Mercedes is losing as much as 0.6s on the straights compared to Formula 1 rivals Ferrari heading into Canadian Grand Prix qualifying, according to team boss Toto Wolff.

Ferrari ended Friday quickest and translated its pace into Saturday morning as Sebastian Vettel headed another 1-2 finish during Friday practice, with Lewis Hamilton finishing 0.393s off the pace.

Mercedes introduced its first power unit upgrade of the season in Montreal but so far the reigning world champion squad has fallen well short of the top speeds demonstrated by Ferrari throughout practice.

“They've really ramped up their game and looking extremely strong,” Wolff told Sky Sports. “Straight line speed is enormous - we’ve got a fight on our hands.

“We're not really gaining massively in the corners either, so there is a tiny bit we are gaining but you can see just the discrepancy in the straight-line speed on the main straight is just enormous - I think it is 8km now.

“I think they are probably running a little bit less downforce, that will be part of the game, and I think that it is just sheer power.”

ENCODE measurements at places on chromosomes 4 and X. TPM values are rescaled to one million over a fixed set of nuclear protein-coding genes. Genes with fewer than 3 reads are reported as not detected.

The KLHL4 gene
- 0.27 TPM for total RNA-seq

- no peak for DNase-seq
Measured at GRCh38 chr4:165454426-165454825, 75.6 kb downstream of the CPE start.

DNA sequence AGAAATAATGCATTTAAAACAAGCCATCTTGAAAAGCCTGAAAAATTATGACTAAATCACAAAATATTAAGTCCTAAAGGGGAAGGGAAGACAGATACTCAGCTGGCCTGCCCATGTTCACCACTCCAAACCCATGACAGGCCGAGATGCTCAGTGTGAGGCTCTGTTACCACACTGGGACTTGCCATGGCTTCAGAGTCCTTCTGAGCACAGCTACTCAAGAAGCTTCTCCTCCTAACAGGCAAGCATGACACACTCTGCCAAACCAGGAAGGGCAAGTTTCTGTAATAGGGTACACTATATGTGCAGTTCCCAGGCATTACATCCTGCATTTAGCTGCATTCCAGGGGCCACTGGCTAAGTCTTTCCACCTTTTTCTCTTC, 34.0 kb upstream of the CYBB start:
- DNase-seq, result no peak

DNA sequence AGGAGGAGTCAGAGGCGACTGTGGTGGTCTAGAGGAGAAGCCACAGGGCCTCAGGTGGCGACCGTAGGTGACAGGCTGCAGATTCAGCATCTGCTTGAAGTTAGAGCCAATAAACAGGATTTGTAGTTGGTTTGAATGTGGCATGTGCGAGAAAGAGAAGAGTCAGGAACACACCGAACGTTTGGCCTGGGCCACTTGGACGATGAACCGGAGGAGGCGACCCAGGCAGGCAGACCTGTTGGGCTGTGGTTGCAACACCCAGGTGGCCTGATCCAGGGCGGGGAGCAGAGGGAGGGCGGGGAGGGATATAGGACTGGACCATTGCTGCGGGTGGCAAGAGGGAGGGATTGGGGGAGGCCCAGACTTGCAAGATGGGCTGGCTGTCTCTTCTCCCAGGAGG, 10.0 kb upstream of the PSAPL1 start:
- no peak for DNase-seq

Mercedes altered its design philosophy heading into the 2019 in a bid to make improvements in low-speed corners. While it has gone on to win the opening six races, it has struggled to match Ferrari for pure performance at high-speed circuits such as Canada and Bahrain.

“We’ve seen that on tracks like Budapest and Singapore and Monaco we haven’t been performing well and we really tried to understand why that was and dig deep,” Wolff explained.

“We came with a car that is better in the corners, more balanced, not the mighty monster we had anymore on the fast tracks like Silverstone, that was a little bit of a compromise.

“You can see coming here where there is not such a sequence of slow corners, we don’t seem to have an advantage,” he added.

“I think an area of strength now with this 2019 car is that mechanical grip and aerodynamic grip that we are able to generate is really good, it’s just that we are maybe compromising in straight-line speed.

“That is where is we are struggling a bit. In that last session we were losing overall six tenths on the straights, so we need to dig deep and understand what can we do in order to crawl back a little bit.”

But Ferrari chief Mattia Binotto was keen to play down the promising start to the weekend made by his team, and expects Mercedes to challenge for pole position come qualifying.

"I think FP3 engine modes are certainly different between different cars,” he said.

“As usual I’m expecting our competitors to be very very strong in the afternoon.”



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